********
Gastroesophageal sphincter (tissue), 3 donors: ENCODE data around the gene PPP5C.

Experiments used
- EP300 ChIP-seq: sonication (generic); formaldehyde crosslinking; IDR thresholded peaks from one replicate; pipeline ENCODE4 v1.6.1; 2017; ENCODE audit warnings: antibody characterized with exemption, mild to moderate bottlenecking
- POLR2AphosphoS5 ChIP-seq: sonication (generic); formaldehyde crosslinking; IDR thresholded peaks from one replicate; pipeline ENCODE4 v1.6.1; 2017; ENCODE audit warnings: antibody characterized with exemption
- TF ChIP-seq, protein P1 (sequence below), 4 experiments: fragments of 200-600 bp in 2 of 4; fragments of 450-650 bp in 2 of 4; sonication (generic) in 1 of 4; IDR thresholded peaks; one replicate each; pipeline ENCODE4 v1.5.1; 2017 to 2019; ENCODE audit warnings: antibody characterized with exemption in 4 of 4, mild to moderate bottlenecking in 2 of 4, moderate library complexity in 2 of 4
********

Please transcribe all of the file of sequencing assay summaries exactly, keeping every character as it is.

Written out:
Gastroesophageal sphincter (tissue), 3 donors: ENCODE data around the gene PPP5C.

Experiments used
- EP300 ChIP-seq: sonication (generic); formaldehyde crosslinking; IDR thresholded peaks from one replicate; pipeline ENCODE4 v1.6.1; 2017; ENCODE audit warnings: antibody characterized with exemption, mild to moderate bottlenecking
- POLR2AphosphoS5 ChIP-seq: sonication (generic); formaldehyde crosslinking; IDR thresholded peaks from one replicate; pipeline ENCODE4 v1.6.1; 2017; ENCODE audit warnings: antibody characterized with exemption
- TF ChIP-seq, protein P1 (sequence below), 4 experiments: fragments of 200-600 bp in 2 of 4; fragments of 450-650 bp in 2 of 4; sonication (generic) in 1 of 4; IDR thresholded peaks; one replicate each; pipeline ENCODE4 v1.5.1; 2017 to 2019; ENCODE audit warnings: antibody characterized with exemption in 4 of 4, mild to moderate bottlenecking in 2 of 4, moderate library complexity in 2 of 4